Government climate change adverts banned
ASA says nursery rhyme ads exaggerated likely effects of climate change
The government has vowed to fight on in its efforts to educate the public about climate change after the Advertising Standards Agency banned two of its press ads for overstating the likely effects of global warming.
The two adverts in question - which tried to achieve an impact through transplanting the consequences of global warming into popular nursery rhymes – were commissioned by Ed Miliband, the Energy Secretary, and warned of drought and flooding caused by climate change.
One read: "Jack and Jill went up the hill to fetch a pail of water. There was none as extreme weather due to climate change had caused a drought."
Another said: "Rub a dub dub, three men in a tub – a necessary course of action due to flash flooding caused by climate change."
A sign-off line read: "Climate change is happening. Temperature and sea levels are rising. Extreme weather events such as storms, floods and heat waves will become more frequent and intense."
Despite the fact the adverts ran around the time of last November's floods in Cumbria, they sparked the ire of nearly 1,000 members of the public who contacted the ASA to register their complaints, labelling the adverts 'misleading', 'scaremongering', and 'distressing'.
The ASA agreed that the adverts "should have been phrased more tentatively" and banned them from being used again. However, five other adverts in the campaign were still allowed to run.
Milliband said: "We should have phrased the advert better and we will do so in the future... We probably should have made it clearer that this was a prediction."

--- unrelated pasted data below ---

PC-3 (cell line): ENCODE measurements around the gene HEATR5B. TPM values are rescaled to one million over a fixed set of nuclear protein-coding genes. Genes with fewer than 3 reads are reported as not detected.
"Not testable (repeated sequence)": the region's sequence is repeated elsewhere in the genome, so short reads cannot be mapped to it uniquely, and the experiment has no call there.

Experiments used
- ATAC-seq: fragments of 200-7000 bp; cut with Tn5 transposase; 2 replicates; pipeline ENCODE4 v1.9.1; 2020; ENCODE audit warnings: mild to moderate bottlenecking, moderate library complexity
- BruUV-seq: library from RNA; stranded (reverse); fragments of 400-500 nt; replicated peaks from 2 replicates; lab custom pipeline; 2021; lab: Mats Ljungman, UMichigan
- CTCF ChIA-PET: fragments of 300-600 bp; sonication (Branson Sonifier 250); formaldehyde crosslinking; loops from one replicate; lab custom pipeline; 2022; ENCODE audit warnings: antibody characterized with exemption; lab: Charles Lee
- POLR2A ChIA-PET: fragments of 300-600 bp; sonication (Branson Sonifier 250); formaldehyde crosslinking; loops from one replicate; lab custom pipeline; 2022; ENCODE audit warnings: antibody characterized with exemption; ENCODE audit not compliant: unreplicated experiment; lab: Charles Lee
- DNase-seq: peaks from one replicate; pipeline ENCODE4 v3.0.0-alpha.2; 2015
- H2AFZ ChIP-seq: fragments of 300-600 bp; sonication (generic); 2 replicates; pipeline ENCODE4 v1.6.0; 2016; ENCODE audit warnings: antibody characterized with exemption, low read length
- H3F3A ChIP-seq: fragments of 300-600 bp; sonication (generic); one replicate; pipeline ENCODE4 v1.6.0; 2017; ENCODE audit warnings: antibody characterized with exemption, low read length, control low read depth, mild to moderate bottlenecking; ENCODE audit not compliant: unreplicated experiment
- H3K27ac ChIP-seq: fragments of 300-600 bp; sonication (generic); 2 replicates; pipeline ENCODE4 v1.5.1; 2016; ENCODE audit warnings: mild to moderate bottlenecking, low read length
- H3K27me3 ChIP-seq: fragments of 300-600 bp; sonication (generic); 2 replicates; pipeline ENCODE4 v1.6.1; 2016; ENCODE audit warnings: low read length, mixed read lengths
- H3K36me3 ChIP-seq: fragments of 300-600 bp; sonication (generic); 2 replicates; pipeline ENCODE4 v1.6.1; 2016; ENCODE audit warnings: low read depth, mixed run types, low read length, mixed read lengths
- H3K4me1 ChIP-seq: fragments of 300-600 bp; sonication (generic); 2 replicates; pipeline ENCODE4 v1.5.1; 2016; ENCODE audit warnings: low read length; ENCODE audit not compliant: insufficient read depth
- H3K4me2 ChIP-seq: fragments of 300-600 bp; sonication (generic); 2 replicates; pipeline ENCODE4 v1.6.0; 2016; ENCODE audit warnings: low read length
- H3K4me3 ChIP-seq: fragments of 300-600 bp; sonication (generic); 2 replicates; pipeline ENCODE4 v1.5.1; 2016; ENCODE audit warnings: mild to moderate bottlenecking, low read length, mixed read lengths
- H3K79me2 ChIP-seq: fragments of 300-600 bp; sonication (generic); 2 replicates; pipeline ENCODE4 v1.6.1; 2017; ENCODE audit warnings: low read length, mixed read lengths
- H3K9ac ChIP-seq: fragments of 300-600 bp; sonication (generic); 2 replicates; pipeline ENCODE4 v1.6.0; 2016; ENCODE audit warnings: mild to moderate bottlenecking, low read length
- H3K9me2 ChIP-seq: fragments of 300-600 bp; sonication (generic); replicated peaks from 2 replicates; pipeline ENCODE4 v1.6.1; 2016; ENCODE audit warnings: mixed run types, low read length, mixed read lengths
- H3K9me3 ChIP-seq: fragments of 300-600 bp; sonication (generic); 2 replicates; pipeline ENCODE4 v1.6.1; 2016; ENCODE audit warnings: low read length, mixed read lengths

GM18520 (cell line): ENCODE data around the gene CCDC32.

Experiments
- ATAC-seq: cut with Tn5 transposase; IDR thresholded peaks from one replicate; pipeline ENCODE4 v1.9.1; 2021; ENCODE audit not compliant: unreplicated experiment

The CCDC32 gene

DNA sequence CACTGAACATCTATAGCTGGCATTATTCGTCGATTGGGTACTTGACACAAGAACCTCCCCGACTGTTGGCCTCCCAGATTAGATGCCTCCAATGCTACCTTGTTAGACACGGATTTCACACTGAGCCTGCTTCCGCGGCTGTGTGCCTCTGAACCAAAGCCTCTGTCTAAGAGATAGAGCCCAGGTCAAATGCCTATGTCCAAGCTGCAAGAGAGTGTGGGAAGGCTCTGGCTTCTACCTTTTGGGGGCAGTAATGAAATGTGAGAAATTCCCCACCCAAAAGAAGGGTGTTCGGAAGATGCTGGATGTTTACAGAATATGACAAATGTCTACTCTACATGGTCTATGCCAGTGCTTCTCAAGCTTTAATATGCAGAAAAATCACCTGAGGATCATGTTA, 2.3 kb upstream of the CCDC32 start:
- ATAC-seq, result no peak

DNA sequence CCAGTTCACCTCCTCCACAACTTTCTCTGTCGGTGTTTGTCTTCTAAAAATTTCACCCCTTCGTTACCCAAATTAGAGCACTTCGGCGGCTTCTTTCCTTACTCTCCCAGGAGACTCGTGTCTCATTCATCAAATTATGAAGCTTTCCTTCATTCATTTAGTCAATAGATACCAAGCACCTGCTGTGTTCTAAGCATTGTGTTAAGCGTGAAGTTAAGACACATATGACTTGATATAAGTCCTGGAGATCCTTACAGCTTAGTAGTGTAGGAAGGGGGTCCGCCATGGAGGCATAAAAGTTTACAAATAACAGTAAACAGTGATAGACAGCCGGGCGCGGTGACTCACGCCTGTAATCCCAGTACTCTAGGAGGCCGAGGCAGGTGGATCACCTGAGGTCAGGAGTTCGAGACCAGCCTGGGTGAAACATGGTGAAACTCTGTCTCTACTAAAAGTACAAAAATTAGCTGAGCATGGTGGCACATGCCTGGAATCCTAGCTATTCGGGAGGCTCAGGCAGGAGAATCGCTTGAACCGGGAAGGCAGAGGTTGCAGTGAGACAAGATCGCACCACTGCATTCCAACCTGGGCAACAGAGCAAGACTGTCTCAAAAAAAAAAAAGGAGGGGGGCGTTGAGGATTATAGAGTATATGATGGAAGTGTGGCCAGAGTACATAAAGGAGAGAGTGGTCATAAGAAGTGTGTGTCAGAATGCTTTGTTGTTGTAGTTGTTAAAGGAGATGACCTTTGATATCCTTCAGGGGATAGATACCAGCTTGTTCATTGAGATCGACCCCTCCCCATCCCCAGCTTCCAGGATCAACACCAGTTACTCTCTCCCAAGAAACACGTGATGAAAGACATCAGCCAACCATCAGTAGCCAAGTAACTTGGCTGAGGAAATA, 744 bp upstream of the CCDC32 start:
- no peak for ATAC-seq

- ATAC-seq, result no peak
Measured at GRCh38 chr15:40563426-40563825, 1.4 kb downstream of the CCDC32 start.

However, he maintained the government's right to spread awareness of climate change, saying: "Frankly it would be grossly irresponsible of me not to draw peoples' attention to that and not to explain how people can make a difference themselves."
Although the ASA's ruling will doubtless be used by climate change sceptics to further their cause, Bob Ward, policy and communications director at the Grantham Research Institute on Climate Change and the Environment told the Daily Telegraph: "This does not mean that extreme events in the UK will not increase in frequency and severity, only that our ability to estimate future changes is limited at present.
"The public should be sceptical of anybody who uses this ruling to claim that there will be no change to extreme weather events in the UK if greenhouse gas levels in the atmosphere carry on rising." ·
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